Cloud-based streaming service Gaikai has announced that industry veterans Phil Harrison and Robin Kaminsky are to serve on the company's advisory board.
Harrison is currently general partner at London Venture Partners, but is best known in the industry for his 15 years at Sony, latterly as president of Sony Computer Entertainment Worldwide Studios. He is also the former president of Atari and a former member of the board of the Academy of Interactive Arts & Sciences (AIAS).
"I've known Phil for most of my career and watched him help build the global PlayStation brand from scratch," said David Perry, CEO of Gaikai. "As we build our open, cloud platform for all games companies to use, we believe Phil's input and perspective will be very valuable."
"Gaikai combines an excellent technology, an innovative business model with an equally impressive team of smart people," said Harrison. "I look forward to contributing to the advisory board and helping the company realise its vision of the future of digital entertainment through the cloud."
Kaminsky is currently CEO of 1st Street Partners and executive-in-residence at Rustic Canyon Ventures. Previously she was executive vice president at Activision, where she oversaw brands such as Call of Duty and Guitar Hero.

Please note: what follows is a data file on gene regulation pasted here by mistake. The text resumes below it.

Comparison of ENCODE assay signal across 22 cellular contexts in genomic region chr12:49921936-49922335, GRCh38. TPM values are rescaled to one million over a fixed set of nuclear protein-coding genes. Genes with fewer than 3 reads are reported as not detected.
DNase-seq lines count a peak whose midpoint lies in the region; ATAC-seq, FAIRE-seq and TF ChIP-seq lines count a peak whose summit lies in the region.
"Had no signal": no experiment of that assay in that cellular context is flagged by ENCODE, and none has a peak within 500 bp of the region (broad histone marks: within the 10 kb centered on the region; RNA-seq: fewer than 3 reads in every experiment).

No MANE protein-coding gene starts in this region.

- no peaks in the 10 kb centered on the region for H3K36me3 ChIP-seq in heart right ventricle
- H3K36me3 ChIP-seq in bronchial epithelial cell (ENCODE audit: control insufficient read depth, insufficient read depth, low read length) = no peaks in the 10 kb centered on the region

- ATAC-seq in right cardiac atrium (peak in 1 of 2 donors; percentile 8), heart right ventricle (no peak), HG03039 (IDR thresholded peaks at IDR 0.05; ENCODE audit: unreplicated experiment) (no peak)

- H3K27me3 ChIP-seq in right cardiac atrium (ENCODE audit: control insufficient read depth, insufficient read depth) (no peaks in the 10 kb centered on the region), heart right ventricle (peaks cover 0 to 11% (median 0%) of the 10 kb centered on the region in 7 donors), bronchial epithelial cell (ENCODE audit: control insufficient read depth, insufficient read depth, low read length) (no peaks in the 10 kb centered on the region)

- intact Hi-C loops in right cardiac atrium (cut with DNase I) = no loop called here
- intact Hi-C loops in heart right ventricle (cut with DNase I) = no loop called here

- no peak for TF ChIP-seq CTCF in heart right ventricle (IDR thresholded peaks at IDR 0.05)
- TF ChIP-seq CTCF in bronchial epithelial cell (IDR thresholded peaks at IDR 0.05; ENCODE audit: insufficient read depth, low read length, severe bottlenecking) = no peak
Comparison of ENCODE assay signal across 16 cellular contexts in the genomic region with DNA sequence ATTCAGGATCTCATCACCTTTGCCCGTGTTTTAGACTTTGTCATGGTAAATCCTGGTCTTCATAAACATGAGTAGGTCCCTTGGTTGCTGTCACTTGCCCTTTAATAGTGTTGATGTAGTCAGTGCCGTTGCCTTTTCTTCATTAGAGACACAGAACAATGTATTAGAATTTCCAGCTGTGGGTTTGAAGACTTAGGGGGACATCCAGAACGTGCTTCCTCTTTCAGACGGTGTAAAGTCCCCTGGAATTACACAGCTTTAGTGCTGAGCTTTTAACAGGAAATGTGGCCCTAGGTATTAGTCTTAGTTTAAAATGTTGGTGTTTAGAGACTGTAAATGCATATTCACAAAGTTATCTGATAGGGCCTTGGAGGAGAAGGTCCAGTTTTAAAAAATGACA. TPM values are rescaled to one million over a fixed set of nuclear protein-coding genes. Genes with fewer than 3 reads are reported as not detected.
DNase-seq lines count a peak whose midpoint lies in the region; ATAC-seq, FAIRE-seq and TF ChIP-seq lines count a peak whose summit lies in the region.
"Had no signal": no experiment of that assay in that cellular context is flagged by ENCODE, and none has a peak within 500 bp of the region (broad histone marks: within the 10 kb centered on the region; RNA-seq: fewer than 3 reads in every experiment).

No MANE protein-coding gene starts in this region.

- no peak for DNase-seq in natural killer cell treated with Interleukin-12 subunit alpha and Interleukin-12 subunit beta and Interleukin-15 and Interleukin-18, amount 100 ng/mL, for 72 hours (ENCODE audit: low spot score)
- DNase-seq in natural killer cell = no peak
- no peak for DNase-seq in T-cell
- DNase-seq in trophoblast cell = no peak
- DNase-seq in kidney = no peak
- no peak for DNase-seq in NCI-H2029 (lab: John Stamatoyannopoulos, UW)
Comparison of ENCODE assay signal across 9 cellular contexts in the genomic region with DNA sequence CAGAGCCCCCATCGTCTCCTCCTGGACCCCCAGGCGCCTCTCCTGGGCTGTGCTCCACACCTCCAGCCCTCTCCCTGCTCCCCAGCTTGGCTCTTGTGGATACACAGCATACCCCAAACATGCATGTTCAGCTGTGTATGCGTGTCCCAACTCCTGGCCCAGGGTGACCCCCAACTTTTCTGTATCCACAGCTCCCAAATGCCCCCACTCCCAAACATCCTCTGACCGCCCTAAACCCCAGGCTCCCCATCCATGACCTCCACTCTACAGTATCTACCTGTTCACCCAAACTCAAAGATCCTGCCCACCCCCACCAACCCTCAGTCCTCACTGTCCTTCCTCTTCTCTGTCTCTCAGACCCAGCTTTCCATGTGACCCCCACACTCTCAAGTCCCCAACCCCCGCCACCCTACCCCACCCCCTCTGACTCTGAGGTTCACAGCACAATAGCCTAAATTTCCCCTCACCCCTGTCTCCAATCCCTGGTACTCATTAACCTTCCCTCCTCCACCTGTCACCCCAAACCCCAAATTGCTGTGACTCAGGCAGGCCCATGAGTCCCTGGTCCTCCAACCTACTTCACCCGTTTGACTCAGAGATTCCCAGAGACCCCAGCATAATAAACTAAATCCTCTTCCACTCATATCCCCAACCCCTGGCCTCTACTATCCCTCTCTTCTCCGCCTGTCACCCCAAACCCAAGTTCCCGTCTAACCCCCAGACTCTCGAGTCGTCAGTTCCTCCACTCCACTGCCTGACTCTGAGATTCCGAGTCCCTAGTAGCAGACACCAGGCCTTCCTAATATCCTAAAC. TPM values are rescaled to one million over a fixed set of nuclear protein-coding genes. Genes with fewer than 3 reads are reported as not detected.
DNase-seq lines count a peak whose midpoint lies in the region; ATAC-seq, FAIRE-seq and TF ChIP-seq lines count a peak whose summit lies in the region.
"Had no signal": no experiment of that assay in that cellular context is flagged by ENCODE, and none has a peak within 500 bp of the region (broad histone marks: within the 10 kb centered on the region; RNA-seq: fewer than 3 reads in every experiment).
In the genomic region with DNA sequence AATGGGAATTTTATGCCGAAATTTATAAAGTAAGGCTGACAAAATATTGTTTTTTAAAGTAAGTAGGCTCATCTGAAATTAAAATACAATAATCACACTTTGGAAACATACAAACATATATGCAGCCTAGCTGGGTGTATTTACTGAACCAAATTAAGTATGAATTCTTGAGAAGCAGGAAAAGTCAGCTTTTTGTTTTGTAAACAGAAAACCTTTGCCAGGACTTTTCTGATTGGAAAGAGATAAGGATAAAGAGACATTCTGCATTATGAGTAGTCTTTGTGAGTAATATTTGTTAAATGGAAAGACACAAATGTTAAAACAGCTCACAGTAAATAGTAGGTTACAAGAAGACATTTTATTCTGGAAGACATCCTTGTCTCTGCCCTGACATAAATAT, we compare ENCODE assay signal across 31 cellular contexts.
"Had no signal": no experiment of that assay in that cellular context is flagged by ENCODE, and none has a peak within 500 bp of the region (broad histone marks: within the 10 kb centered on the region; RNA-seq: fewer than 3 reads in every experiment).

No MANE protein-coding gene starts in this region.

"The first use of Gaikai's open cloud is to disrupt how video game advertising works today. Instead of paying to move people around on the Internet, our Web partners can bring state-of-the-art games directly to the players on their websites. The cost of getting people to experience the latest video games will plummet. We greatly value the advice and input of Robin as we roll out this new service," said Perry.
"Gaikai is changing the way players interact and discover games. I am thrilled to play a role in building Gaikai and to be there to help David fulfil his vision for frictionless, streaming gaming experiences delivered to hundreds of millions of players around the world," commented Kaminsky.
The beta version of the Gaikai service is currently available in 12 different countries worldwide, with Perry's eventual aim to have a data centre in every major city.